Frances’s articles expand on lines of enquiry that began in her books, always with a focus on twentieth-century film and visual culture
“Re-presenting Histories: Documentary Film and Architectural Ruins in Brutality in Stone.” Alphaville: Journal of Film and Screen Media, no. 21, 2021, pp. 13–34.
This article rereads Alexander Kluge and Peter Schamoni’s short film Brutality in Stone (1961) in light of more contemporary scholarly interest in the architectural ruin.
Wessel’s photographs challenge our certainty of the distinctions that facilitate understanding of the physical world, particularly as we know it through images. The works question the assumptions of photographic realism, as well as our relationship to photographs.
“Un autre temps, un autre lieu. Retour sur les sculptures de Richard Serra à la Ruhr,” Trans. Christèle Jany, Faces 76, Special Issue on Art and Urban Spaces, 2019, pp. 45-72.
I reconsider two sculptures by the American artist Richard Serra. Both Terminal (1977) and Bramme für das Ruhrgebiet (1998) were commissioned with the goal of encouraging reflection on the significance of the context in which they were placed, namely the Ruhr region in Germany.
“Invisibility Abhors a Photograph: On Jane and Louise Wilson’s installation art,” Journal of Visual Art Practice, vol. 17, no. 2, May 2018, pp. 188-205.
This article examines the power of invisibility to provoke and unsettle in two of the Wilson’s installations: Stasi City (1997) and A Free and Anonymous Monument (2003). The two installations are distinct, and by no means repeat their claims. Nevertheless, their juxtaposition gives insight into some of the different guises of invisibility threaded through two of the Wilson’s most visible installations. Through an exposure of the invisible, I argue that the Wilson sisters’ experimental images and installations are involved in a complex multi–layered critique of otherwise secret political and ideological structures, structures and systems that are in every way off-limits. The two installations do not just make visible what is invisible – state crimes, personal violation, abandonment, social neglect – they probe this invisibility and find what it is not permissible to visualize.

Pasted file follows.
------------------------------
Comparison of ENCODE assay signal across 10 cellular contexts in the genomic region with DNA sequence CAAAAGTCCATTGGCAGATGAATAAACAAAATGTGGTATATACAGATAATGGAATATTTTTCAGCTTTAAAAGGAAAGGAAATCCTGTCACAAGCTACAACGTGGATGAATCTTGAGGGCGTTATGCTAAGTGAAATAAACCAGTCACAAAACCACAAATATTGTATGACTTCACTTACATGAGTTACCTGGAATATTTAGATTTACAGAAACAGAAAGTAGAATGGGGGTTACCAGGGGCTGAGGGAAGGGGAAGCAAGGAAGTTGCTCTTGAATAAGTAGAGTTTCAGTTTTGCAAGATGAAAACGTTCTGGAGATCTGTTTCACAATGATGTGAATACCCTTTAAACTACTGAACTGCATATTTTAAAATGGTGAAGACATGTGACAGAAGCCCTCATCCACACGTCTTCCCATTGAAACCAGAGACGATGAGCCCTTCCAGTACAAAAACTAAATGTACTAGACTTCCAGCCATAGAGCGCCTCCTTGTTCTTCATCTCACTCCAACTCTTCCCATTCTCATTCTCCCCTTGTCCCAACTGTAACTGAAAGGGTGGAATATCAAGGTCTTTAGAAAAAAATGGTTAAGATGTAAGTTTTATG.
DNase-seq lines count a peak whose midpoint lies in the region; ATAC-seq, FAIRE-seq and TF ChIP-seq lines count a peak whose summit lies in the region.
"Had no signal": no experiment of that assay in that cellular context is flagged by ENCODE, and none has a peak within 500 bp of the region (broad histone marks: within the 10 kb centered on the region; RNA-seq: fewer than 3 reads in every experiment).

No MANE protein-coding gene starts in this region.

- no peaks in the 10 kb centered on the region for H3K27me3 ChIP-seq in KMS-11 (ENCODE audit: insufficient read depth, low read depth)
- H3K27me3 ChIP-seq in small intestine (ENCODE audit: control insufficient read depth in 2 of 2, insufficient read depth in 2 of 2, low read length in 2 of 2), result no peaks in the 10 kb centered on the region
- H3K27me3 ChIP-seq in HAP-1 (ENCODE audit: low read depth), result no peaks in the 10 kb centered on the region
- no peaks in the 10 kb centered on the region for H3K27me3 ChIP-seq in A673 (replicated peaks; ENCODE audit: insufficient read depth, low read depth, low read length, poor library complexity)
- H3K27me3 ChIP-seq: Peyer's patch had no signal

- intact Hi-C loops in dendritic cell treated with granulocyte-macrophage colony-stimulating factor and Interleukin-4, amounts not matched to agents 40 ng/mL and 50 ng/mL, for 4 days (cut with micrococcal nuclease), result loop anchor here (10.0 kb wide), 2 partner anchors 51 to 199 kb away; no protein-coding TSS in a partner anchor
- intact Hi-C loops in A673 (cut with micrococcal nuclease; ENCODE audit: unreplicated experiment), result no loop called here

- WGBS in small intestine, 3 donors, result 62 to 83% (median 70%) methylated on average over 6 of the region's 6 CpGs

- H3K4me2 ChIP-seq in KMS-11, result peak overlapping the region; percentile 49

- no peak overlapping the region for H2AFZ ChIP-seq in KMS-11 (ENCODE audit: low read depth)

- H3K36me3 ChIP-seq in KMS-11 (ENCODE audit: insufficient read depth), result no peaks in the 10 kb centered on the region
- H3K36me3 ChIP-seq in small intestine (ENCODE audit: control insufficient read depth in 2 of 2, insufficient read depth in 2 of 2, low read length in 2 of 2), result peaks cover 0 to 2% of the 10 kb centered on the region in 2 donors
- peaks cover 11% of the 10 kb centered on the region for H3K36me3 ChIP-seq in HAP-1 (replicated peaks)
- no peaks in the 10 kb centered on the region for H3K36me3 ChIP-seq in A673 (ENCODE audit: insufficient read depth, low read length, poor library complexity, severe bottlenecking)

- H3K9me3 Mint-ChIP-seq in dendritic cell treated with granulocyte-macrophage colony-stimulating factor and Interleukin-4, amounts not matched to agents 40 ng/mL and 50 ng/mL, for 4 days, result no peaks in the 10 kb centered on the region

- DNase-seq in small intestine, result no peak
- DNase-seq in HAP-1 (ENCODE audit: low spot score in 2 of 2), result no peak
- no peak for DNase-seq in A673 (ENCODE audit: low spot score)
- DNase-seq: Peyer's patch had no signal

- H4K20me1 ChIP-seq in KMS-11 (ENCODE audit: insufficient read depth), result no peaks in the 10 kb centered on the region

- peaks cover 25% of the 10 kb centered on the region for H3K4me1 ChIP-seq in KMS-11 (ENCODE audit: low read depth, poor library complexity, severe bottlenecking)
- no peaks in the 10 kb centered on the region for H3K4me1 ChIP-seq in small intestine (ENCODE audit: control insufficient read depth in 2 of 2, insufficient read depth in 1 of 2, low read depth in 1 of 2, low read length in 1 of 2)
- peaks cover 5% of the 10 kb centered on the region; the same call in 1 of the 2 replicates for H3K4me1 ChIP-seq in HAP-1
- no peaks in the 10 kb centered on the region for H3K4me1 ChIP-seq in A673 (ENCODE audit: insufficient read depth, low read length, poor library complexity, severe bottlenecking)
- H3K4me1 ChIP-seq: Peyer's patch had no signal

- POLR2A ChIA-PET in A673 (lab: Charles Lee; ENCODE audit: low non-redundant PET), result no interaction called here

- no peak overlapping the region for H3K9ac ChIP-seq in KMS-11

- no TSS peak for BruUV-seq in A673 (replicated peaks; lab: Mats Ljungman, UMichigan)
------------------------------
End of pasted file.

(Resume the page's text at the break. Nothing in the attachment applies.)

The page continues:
“Physically Absent, Visually Present: Joachim Schumacher’s Photographs of Germany’s Ruhr Valley,” Journal of European Studies, Vol. 47, no. 4, December 2017, pp. 392-410.
This article examines the photographs of Joachim Schumacher for their vision of a landscape haunted by the forgotten, the silenced and the increasingly invisible lives erased by the re-articulation of Germany’s Ruhr region. The article places Schumacher’s work in relationship to post-war German photography, both that which imagines the memories of World War II and the Holocaust, as well as the 1980s urban photographs of the Düsseldorf School photographers. Within this context, Schumacher’s photographs are understood for their location of place and history on the revitalized Ruhr landscape. In addition, the article considers the photographs in relationship to the New Topographics to demonstrate their simultaneous placelessness. In this international context, Schumacher’s photographs can be seen as indicative of a European placelessness that has emerged in the wake of the closure of mining and industry.
“The Ambiguity of Amateur Photography in Modern Warfare,” New Literary History, vol. 48, no. 1, 2017, 53-74.
This article addresses a number of questions regarding the changing status and resultant interpretations of amateur photographs of war in the twentieth century. It reconsiders the photographs of the German army soldiers during World War II and the photographs taken in Abu Ghraib prison during the Iraq war with a view to finding a new approach to contemporary amateur photographs. This new approach shifts away from the study of the contents of the image to a focus on its ongoing reception and ideological effects. The article asks the following questions among others: Are amateur photographs of war and battlefields possible today? Or do amateur photographers and their portrayals of war belong to a bygone era? Have the provocations of amateur images that resist official versions of war been lost to the proliferation of digital possibilities, the overwhelming impact of consumer culture, and the domination of the mass media? Has the disquieting potential of the amateur vanished amid the glut of images of war and violence? If the answer to all these questions is no, then how can we identify amateur photographs of war?
Even if She Had Been a Criminal: A Past Unwatched,” in Nicholas Baer, et.al. (eds.), Unwatchable, Rutgers University Press, 2019, pp. 92-96.
Jean-Gabriel Périot’s film Eût-elle été une criminelle (Even If She Had Been a Criminal, 2006) recycles footage of les femmes tondues, women ritualistically shorn for “horizontal collaborations” with the Nazis during the occupation. The images are now very familiar, having been often republished over the past twenty-five years. However, Périot’s film claims that they must be watched again if the chain of repetition of the past is to be broken.